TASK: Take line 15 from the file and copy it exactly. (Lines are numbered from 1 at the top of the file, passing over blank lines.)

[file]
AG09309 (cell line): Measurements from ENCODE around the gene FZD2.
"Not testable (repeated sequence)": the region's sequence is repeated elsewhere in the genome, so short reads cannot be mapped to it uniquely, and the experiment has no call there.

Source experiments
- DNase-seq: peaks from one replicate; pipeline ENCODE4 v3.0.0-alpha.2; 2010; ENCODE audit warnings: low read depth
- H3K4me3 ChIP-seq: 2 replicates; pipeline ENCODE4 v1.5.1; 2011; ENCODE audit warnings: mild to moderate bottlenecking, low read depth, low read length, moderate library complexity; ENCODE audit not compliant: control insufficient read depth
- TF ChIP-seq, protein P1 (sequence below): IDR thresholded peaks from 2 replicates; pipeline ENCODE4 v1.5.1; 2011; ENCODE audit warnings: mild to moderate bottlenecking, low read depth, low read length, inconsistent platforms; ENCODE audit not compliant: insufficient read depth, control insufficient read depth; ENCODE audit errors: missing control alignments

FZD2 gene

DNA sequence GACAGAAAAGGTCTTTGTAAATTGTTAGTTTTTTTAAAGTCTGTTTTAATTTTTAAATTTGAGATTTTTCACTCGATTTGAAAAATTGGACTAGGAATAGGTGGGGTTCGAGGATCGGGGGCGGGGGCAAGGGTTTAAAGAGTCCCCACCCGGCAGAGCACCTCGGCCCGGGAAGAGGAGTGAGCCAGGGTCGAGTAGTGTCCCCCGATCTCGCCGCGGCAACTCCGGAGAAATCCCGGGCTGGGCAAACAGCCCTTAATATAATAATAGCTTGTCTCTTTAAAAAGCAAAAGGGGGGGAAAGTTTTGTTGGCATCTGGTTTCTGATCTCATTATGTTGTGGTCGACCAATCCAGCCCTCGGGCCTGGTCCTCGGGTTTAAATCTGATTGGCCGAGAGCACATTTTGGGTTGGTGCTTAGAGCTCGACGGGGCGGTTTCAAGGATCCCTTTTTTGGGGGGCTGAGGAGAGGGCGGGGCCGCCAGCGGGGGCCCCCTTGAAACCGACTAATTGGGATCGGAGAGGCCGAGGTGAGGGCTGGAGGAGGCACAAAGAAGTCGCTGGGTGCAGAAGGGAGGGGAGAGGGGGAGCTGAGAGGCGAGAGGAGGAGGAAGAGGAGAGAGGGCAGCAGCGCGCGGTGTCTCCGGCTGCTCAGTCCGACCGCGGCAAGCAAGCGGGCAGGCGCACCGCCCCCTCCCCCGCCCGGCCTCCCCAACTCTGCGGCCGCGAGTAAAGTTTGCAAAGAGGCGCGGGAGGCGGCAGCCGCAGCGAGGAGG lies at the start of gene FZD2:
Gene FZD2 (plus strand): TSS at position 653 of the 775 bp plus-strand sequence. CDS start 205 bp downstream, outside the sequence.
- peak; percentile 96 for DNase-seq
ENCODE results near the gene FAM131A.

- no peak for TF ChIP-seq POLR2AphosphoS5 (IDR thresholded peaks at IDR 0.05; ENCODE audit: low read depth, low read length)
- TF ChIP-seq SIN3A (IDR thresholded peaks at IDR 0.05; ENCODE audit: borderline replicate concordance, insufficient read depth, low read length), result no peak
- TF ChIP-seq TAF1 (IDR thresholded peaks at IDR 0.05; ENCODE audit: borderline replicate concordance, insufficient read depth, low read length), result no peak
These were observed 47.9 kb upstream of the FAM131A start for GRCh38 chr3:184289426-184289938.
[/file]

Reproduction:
These were observed 47.9 kb upstream of the FAM131A start for GRCh38 chr3:184289426-184289938.